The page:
VKarlov /

Most people assume that shelter animals are all mixed breeds — also known as mutts. But the fact is, purebred pets are actually pretty common in shelters.  

The other day, I walked through our adoption room at the LA/SPCA. I counted two Dobermans, four Chihuahuas, one Cocker Spaniel, one Yorkie, one Siamese cat and one ragdoll kitty.

Most shelters post pictures of adoptables on their websites. Some will even alert you if you are looking for a pet of a specific breed, size or age.  

Jason Saul / WWNO

Bonnie the rhinoceros, a 15-year-old Southern White Rhino weighing more than two tons, is the latest new arrival at the Audubon Zoo.

Bonnie, who was born and raised at the Lion Country Safari in Florida, joins the one male and two female rhinos already living at the Zoo. Bonnie arrived in late April and has been acclimating herself to her new surroundings.

“The hope is she will breed with our male Saba and produce much needed new blood into the captive rhino population,” says Bill Smith, Audubon Zoo's Curator of Hoofstock.

Reddogs /

Summertime is here and that means that more people are out and about in public places like parks. Whether you’re an animal person or not, it’s important to know basic safety tips for interacting with dogs.

Teach children to keep a safe distance from unfamiliar dogs. Never leave a child alone with a dog and be sure to keep an eye on children playing outside in the neighborhood.

Rita Kochmarjova /

Love them or hate them, outdoor neighborhood cats are a simple fact of life in our region.

If you’d rather not see them prancing through your flower beds, there are a few simple and humane things you can do to keep them out of your yard.  

Start with basic things like covering your garbage can and cleaning up scraps from barbecues. Spray regularly for pests that may be a food source for cats.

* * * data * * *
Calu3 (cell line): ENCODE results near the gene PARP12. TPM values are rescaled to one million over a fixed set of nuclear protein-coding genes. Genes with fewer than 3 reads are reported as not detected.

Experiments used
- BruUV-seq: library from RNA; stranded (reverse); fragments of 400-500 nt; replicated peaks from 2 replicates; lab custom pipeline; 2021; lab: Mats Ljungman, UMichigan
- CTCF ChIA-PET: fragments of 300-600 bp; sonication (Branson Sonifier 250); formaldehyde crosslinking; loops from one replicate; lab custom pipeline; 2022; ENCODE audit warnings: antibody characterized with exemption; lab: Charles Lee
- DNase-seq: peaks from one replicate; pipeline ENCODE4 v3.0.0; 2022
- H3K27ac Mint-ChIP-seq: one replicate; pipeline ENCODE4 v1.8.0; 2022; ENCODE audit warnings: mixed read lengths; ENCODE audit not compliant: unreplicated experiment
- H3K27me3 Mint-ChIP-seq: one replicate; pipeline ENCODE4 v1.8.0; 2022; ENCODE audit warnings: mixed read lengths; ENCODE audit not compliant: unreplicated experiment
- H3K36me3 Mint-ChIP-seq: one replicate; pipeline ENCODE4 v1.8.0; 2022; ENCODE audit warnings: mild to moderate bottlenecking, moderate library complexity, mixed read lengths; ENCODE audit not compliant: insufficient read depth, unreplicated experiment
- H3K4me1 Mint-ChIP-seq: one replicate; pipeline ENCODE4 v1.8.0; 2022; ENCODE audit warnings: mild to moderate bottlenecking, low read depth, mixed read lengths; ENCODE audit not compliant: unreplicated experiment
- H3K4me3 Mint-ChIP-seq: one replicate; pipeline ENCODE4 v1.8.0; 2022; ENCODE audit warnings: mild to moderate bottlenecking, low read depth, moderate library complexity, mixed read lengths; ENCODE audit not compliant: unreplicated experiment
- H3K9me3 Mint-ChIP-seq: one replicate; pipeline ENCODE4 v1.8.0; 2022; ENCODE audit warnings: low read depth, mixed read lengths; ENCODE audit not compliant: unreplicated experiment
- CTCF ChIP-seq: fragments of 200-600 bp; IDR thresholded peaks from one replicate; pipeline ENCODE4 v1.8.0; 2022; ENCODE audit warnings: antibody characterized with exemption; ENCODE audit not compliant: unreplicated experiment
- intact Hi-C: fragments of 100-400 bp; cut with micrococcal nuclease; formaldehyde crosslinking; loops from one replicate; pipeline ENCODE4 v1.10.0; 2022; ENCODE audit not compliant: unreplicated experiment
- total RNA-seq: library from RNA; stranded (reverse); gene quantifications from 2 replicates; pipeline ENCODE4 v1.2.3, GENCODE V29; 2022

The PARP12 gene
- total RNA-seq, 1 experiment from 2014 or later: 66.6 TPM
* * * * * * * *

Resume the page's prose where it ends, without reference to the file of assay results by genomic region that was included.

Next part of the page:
You can also try scattering coffee grounds or citrus fruit peels in your garden; cats hate the smell!

Sergej Razvodovskij / Shutterstock

Hurricane season is upon us. Does your evacuation plan include your pet?

Under no circumstances should you ever leave your pet behind. Pets are members of the family and should always be included in disaster preparations.

Linn Currie /

Warm spring weather brings good things, like flowers; bad things, like termites; and cute things... like kittens!

Late spring is kitten season, which sounds adorable but can be truly problematic. Newborn kittens flood local shelters, which often lack the resources to care for them all. 

Here's what you can do to help:

Kate Richardson

Losing a pet is scary. Do you know what to do if this happens?

As soon as you notice that your pet is missing, go to your local animal shelter in person to file a report. Be sure to bring a photo ID and a recent picture of your pet. After you do that, make flyers and post them around your neighborhood. 

If someone brings a lost pet to the local animal shelter, they're only legally required to hold it for a few days. So it's crucial to be proactive in your search.

Giedriusok / Shutterstock

It's festival season here in Louisiana. That means tons of pet-friendly outdoor activities, which raises the question: to leash or not to leash?

Most parishes require that dogs be on a secure leash. There are some exceptions to this law for places designated as off-leash areas, like NOLA Bark in City Park.

Dog owners know that even the most obedient canine companions have their moments. Keeping your dog on a leash while out and about is the best way to protect him from traffic, crowds and other animals.

Marcella Miriello / Shutterstock

Allergy season is tough on everyone, including our pets. Just like humans, animals can  be allergic to a variety of things. And they even have some of the same symptoms. 

My dog Sparky was miserable, scratching and itching. A veterinary dermatologist tested him and determined that he was allergic to grass, trees and dust. Common pet allergens include pollen, dust, mold, cigarette smoke, cleaning products, and certain foods.

Annette Shaff / Shutterstock

My friend Shelly has a blind cat named Stevie. You might think that Stevie has a it bad, but in fact, he's just as active as any other cat.

The important thing to remember about disabled pets is that they adapt well to their limitations. They learn to rely on other senses and usually go on to lead normal lives.